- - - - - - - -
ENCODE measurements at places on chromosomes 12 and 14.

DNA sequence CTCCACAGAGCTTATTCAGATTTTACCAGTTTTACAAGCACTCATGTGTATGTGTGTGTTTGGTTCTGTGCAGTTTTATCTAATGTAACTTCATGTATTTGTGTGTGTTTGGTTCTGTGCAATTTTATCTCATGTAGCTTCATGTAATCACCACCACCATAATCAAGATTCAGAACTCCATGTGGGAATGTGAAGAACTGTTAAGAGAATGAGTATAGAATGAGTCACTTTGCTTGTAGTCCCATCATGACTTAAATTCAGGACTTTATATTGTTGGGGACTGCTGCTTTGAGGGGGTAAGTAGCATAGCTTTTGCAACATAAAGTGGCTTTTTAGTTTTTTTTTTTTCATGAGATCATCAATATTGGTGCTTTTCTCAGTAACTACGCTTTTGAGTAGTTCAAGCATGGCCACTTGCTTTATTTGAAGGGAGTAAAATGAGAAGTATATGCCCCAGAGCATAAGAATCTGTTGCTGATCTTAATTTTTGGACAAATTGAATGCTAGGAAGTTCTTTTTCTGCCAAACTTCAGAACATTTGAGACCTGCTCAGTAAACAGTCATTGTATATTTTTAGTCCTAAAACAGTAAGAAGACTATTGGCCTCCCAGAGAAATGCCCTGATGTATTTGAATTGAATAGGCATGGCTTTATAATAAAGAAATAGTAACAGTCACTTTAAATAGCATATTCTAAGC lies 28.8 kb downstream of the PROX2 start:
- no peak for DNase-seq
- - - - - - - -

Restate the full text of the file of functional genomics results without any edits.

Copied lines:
ENCODE measurements at places on chromosomes 12 and 14.

DNA sequence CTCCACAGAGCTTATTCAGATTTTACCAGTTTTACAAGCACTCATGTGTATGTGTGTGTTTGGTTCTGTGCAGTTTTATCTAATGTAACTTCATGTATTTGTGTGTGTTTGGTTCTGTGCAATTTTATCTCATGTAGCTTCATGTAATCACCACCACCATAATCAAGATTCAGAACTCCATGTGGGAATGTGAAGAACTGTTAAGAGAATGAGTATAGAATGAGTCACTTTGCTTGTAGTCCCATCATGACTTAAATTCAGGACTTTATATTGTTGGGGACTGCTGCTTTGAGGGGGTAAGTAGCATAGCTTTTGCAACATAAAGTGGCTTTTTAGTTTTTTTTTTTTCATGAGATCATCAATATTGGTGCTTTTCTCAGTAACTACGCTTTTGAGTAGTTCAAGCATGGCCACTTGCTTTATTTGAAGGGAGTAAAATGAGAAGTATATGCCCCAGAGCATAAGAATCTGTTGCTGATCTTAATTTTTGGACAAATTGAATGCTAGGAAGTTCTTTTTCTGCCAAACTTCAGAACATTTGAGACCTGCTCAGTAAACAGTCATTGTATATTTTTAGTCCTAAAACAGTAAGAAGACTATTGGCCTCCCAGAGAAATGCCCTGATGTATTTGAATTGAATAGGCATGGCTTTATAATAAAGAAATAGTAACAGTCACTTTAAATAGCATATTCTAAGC lies 28.8 kb downstream of the PROX2 start:
- no peak for DNase-seq